Jane Austen Takes the South (2013-14)

In 2013, author Mary Jane Hathaway created this series of 3 books set in the south and featuring Civil War reenactors, church ladies, pink lemonade, southern belles, and based on Austen’s works: Pride and Prejudice, Emma, and Persuasion. 

Jane Austen Heroes (2005-12)

This nine-book series from Amanda Grange launched in 2005 with Mr. Darcy’s Diary. All feature one of Jane Austen’s leading men. 


Polite Society by Mahesh Rao (2019)

In this modern reimagining of Jane Austen’s Emma, Delhi’s polite society is often anything but polite.

The Rajes series by Sonali Dev (2019-22)

Currently, a four-book series consisting of Pride, Prejudice, and Other Flavors (2019), Recipe for Persuasion (2020), Incense and Sensibility (2021), and The Emma Project (2022), the stories follow the Rajes, an immigrant Indian family in San Francisco.

Kamila Knows Best by Farah Heron (2022)

Jane Austen’s Emma goes Bollywoood in this delightful retelling from the highly acclaimed author of Accidentally Engaged, perfect for Abby Jimenez and Jasmine Guillory fans.


One lucky winner will receive a Jane Austen lip balm! (This giveaway open to U.S. residents only)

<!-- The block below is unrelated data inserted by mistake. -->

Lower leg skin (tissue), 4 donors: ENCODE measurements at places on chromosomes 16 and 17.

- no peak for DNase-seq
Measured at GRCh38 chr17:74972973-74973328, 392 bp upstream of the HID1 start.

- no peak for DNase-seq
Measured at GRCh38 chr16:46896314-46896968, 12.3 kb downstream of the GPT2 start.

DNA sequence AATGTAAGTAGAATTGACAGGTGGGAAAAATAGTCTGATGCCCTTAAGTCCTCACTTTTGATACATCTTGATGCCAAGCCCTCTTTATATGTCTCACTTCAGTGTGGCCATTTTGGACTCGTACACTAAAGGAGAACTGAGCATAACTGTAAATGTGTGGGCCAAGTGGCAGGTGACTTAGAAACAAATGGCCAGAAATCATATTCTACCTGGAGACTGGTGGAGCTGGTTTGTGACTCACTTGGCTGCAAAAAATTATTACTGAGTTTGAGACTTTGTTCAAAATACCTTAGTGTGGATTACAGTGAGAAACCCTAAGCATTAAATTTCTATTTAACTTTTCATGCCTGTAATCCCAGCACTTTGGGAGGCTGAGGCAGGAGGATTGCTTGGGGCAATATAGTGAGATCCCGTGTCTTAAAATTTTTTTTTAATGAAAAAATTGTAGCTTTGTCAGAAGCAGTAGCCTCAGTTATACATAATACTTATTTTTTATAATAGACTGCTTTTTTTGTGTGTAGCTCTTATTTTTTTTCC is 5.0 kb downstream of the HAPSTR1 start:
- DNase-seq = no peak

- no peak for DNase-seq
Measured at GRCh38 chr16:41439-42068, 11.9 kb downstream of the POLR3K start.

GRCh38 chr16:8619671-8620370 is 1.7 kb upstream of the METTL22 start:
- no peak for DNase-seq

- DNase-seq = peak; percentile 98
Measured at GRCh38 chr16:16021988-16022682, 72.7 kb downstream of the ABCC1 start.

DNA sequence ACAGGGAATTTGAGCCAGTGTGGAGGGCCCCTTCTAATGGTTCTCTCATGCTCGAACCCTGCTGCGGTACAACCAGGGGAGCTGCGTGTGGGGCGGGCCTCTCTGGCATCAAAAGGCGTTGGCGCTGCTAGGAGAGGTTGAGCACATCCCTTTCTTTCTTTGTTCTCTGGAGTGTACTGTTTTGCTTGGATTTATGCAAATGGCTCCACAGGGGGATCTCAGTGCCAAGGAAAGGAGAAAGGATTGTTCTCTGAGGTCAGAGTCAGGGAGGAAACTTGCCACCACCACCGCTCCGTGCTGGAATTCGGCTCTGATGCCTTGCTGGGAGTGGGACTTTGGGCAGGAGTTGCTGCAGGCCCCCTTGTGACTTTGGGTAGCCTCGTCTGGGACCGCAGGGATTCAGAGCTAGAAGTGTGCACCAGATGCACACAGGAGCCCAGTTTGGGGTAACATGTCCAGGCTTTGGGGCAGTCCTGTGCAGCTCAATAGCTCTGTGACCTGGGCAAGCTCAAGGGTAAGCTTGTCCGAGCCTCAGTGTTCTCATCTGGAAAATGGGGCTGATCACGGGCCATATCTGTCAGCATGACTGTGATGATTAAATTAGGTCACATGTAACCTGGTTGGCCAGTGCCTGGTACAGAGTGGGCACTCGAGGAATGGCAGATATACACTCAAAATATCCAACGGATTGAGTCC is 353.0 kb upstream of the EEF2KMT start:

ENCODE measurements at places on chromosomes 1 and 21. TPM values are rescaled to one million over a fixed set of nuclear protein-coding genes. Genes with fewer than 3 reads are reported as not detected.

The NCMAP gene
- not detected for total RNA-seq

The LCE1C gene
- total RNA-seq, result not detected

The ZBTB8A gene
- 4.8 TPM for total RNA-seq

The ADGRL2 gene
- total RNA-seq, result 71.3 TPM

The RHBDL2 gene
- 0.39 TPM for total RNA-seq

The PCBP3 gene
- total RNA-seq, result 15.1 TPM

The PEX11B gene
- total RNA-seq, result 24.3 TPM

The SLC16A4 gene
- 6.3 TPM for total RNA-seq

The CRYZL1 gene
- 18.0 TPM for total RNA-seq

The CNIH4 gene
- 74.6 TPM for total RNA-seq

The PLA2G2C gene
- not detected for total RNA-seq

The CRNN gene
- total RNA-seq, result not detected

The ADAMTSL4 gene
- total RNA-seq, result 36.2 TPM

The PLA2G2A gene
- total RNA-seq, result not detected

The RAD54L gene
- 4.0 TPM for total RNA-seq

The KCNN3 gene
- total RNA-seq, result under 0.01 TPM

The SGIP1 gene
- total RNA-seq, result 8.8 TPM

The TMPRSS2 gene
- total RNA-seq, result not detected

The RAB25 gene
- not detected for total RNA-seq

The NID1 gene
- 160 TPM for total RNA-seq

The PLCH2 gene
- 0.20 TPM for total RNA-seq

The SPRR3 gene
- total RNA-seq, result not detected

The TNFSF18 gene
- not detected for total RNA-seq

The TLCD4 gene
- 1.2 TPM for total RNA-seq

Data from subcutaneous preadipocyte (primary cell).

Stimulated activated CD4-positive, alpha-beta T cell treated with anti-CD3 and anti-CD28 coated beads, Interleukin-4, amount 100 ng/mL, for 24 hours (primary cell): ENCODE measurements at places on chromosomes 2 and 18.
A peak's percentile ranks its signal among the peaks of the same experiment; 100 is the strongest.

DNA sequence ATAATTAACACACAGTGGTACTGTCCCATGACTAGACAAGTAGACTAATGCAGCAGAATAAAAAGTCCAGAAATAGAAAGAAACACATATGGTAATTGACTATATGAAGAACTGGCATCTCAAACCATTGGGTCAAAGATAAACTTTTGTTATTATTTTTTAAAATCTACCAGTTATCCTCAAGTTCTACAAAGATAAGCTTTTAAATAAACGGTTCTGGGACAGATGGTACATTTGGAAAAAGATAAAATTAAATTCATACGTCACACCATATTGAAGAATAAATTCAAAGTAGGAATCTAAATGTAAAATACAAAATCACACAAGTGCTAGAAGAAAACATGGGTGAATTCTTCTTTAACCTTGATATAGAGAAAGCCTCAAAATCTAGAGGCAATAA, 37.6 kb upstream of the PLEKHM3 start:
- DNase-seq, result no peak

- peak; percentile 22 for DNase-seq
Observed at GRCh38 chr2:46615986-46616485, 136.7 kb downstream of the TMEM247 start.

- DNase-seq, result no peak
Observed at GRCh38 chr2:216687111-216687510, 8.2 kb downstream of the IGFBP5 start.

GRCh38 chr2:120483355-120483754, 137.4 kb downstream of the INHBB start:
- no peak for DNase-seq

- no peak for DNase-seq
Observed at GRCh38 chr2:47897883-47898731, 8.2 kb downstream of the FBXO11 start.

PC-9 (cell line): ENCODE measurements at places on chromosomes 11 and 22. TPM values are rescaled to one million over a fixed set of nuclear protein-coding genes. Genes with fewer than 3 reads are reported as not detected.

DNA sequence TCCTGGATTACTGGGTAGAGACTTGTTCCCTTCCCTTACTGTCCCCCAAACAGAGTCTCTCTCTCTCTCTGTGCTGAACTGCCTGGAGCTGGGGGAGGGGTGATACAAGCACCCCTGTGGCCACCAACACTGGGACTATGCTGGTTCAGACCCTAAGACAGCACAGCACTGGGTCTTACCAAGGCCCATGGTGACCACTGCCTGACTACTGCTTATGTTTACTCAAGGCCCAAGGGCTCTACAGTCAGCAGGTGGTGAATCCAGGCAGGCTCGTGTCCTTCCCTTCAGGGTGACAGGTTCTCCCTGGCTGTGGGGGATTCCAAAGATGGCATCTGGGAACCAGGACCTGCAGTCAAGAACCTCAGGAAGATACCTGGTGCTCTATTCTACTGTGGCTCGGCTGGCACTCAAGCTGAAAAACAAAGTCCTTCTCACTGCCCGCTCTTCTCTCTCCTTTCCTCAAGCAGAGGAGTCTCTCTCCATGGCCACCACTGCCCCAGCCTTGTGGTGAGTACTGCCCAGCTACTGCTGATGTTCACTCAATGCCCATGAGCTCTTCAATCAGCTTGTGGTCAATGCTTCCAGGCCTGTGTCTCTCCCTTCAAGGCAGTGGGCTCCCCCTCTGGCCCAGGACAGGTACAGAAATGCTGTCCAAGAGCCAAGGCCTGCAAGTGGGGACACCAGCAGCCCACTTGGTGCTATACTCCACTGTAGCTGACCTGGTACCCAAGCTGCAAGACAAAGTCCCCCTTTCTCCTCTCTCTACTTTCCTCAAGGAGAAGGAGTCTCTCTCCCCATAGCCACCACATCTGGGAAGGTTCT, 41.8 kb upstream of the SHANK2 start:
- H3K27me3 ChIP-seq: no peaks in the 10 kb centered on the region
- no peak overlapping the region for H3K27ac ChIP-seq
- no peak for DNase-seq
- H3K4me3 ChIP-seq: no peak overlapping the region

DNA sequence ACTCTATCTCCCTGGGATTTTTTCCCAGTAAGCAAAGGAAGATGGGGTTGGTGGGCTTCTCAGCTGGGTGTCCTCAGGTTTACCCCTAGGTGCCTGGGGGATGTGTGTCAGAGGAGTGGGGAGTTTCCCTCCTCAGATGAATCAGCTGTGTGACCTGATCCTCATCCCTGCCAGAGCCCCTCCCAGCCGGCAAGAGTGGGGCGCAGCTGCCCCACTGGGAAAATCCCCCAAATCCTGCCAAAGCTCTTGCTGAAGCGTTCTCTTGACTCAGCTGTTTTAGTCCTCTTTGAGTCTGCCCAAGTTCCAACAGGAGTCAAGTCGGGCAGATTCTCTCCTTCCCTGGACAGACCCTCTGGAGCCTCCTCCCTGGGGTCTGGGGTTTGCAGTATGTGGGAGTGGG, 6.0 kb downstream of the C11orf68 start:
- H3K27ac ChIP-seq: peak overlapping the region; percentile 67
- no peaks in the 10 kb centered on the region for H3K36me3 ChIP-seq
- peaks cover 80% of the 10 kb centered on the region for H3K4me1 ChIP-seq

All you have to do to be considered is:

  • be a subscriber of Roof Beam Reader (email or WordPress); and
  • leave a comment on this post saying you’d love to win; and
  • make sure I have a way of contacting you if you win (email, social media handle, etc.).

Remember, as you’re reading through Austen in August and sharing any Austen-related content, please post links to your blogs or social media posts about the event in the comments on our master post. Use the #AustenInAugustRBR hashtag to share on social media.

Note: This giveaway is open until 11:59 PM pacific time on Tuesday, August 30th. One winner will be selected at random. Winner will be contacted for shipping information and will have 48-hours to respond before a new winner is chosen. Giveaway host will ship item to the winner. Neither the giveaway host nor Roof Beam Reader are responsible for any items lost or damaged in the mail.

Comparing Pride & Prejudice Adaptations #AustenInAugustRBR

Three Pride and Prejudice Adaptations

by Rachel Kovaciny

I am here today to compare my three favorite filmed adaptations of Pride and Prejudice by the immortal Jane Austen, the ones released in 1940, 1995, and 2005.  I love all three of them, so prepare for some joyful gushing!

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I first saw the 1995 BBC adaptation when I was a college freshman in the late ’90s.  A literature professor was appalled that I hadn’t seen it yet, so she loaned me her personal VHS copy for a whole weekend.  Some friends and I commandeered a dorm lounge and watched it from start to finish.  I liked it, but not enough to buy my own copy, especially since I was a poor college student.